So if they can't call those orange-rimmed squares Muenster anymore, what should American producers call it? To get the ball rolling, I put several European cheese names into Slate's Adele Dazeem Name Generator, which mangles names the way John Travolta mangled Idina Menzel's at the Oscars. The Travoltified version of Brie is "Blake." Provolone is "Preston." Gouda is "Georgia." Parmigiano-Reggiano is "Patrick Ridgardser." These are all fine names for cheeses. Or, lest elementary school bullies start taunting all the little Blakes out there for sharing a name with a bloomy-rind cheese, cheese-makers could go even crazier with their names. Many independent cheese-makers have already staked out unique monikers for their unique wares. At the cheese bar around the corner from Slate's New York office, for instance, they serve aSiltcoos, a goat cheese named after a lake in Oregon, and a Hooligan, an award-winning pungent washed-rind cow's cheese from Connecticut. When you order a Siltcoos or a Hooligan, you know exactly what you're getting-and you know it was made in the U.S. of A.
From: A2k [mailto:a2k-bounces at lists.keionline.org] On Behalf Of Thiru Balasubramaniam
Sent: Tuesday, March 11, 2014 5:12 PM
To: a2k at lists.keionline.org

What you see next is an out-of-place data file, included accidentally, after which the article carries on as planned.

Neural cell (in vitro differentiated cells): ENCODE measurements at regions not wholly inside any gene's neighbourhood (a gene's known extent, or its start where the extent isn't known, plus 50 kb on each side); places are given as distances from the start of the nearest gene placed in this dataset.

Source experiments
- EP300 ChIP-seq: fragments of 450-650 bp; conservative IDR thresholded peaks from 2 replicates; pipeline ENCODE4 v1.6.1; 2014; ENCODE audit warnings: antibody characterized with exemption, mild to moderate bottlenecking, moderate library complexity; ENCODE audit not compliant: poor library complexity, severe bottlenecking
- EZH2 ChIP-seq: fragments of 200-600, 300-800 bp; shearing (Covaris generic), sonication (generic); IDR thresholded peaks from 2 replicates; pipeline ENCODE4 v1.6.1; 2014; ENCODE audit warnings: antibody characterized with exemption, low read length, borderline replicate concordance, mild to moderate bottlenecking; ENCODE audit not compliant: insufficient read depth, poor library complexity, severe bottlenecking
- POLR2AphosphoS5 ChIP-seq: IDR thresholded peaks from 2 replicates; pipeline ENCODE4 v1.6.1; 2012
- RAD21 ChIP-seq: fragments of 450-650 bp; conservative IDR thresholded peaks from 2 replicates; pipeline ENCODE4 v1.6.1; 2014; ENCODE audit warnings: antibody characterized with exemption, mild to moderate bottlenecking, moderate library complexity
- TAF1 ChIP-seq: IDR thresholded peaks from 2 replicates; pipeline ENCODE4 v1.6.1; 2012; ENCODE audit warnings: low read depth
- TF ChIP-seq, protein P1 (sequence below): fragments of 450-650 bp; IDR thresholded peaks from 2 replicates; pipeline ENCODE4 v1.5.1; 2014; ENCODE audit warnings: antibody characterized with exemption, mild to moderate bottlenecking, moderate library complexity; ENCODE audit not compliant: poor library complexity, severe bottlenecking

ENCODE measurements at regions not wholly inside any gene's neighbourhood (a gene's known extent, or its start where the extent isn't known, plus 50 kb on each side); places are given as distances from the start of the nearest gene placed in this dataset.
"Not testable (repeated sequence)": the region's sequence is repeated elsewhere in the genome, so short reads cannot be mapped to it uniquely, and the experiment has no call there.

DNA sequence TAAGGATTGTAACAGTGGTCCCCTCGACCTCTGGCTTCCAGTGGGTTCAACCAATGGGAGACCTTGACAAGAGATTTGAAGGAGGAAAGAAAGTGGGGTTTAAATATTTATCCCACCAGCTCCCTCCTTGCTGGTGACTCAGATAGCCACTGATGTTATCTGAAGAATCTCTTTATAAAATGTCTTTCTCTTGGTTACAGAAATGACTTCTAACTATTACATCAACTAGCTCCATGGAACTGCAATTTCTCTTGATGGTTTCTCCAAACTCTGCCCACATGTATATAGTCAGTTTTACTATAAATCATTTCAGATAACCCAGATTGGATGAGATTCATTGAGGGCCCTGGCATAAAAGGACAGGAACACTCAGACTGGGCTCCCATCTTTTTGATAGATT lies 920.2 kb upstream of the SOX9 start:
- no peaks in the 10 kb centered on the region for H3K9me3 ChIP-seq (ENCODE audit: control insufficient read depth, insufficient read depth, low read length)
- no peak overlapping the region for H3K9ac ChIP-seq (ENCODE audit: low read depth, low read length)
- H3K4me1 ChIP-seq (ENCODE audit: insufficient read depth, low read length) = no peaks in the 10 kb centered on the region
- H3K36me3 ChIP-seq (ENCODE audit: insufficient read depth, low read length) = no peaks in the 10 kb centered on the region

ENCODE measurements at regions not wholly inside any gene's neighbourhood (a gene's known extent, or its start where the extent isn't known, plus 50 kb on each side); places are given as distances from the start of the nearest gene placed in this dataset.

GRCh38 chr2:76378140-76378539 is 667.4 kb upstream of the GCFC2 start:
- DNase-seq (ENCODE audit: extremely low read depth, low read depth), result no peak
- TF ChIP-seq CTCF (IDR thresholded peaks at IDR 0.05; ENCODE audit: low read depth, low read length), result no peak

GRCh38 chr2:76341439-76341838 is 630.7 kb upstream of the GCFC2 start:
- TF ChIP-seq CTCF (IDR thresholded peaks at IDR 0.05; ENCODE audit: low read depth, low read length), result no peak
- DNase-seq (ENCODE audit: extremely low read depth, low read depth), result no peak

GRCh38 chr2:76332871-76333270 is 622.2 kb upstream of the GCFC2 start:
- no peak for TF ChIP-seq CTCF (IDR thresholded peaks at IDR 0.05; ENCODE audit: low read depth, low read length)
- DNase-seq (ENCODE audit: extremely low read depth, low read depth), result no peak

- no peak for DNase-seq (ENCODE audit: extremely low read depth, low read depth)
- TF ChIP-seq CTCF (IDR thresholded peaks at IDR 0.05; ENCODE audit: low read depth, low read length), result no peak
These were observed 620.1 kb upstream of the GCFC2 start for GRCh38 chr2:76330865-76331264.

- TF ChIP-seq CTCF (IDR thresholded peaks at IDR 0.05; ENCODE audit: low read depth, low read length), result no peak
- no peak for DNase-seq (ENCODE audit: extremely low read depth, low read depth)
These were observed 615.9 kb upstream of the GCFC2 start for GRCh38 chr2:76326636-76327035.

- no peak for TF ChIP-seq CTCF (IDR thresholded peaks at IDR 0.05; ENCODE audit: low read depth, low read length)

Subject: [A2k] AP: Europe wants its Parmesan back, seeks name change
Europe wants its Parmesan back, seeks name change
MARY CLARE JALONICK
Published: 21 minutes ago
WASHINGTON (AP) - Would Parmesan by any other name be as tasty atop your pasta? A ripening trade battle might put that to the test.
As part of trade talks, the European Union wants to ban the use of European names like Parmesan, feta and Gorgonzola on cheese made in the United States.
The argument is that the American-made cheeses are shadows of the original European varieties and cut into sales and identity of the European cheeses.
The Europeans say Parmesan should only come from Parma, Italy, not those familiar green cylinders that American companies sell. Feta should only be from Greece, even though feta isn't a place. The EU argues it "is so closely connected to Greece as to be identified as an inherently Greek product."
So, a little "hard-grated cheese" for your pasta? It doesn't have quite the same ring as Parmesan.
U.S. dairy producers, cheesemakers and food companies are all fighting the idea, which they say would hurt the $4 billion domestic cheese industry and endlessly confuse consumers.
"It's really stunning that the Europeans are trying to claw back products made popular in other countries," says Jim Mulhern, president of the National Milk Producers Federation, which represents U.S. dairy farmers.
The European Union would not say exactly what it is proposing or even whether it will be discussed this week as a new round of talks on an EU-United States free trade agreement opens in Brussels.
European Commission spokesman Roger Waite would only say that the question "is an important issue for the EU."
That's clear from recent agreements with Canada and Central America, where certain cheese names were restricted unless the cheese came from Europe.
Under the Canadian agreement, for example, new feta products manufactured in Canada can only be marketed as feta-like or feta-style, and they can't use Greek letters or other symbols that evoke Greece.